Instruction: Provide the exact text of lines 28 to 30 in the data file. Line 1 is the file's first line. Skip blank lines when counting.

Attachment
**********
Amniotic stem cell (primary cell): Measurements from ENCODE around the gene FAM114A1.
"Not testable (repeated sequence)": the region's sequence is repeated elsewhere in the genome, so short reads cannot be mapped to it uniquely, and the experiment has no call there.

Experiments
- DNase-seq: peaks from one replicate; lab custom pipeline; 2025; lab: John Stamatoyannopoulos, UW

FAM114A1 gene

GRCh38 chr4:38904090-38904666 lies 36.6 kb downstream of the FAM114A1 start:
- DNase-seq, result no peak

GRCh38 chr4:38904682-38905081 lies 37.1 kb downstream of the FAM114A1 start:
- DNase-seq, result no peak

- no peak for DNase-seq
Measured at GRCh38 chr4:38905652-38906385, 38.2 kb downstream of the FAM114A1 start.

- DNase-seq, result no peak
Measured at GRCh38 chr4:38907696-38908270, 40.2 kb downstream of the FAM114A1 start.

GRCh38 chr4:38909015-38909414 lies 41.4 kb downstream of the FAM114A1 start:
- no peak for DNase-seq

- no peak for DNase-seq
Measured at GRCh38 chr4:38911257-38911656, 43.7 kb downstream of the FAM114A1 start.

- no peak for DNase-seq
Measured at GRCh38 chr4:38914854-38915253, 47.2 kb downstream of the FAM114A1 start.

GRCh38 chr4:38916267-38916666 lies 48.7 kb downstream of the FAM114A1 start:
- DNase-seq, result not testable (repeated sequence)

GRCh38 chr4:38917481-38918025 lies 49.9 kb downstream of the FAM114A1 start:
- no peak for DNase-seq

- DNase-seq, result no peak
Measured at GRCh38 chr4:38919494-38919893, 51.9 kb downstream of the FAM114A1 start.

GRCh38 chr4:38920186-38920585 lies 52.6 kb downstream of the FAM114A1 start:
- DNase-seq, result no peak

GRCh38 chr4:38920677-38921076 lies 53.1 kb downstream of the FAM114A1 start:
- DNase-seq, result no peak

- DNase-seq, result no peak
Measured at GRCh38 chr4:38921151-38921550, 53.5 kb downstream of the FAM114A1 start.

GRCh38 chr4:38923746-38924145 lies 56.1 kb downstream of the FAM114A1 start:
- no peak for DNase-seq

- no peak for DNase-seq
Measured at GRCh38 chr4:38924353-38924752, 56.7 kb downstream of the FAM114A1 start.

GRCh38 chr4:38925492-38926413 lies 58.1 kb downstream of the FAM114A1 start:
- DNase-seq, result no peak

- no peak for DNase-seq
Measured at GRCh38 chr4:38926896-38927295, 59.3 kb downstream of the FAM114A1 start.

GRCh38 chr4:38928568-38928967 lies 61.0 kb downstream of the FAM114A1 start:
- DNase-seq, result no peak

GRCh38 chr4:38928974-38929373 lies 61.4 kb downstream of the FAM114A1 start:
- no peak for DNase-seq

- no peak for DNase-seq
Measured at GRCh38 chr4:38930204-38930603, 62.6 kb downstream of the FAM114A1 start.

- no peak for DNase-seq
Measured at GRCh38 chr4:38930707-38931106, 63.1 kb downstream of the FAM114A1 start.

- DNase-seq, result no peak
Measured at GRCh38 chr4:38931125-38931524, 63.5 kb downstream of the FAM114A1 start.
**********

GRCh38 chr4:38920677-38921076 lies 53.1 kb downstream of the FAM114A1 start:
- DNase-seq, result no peak

- DNase-seq, result no peak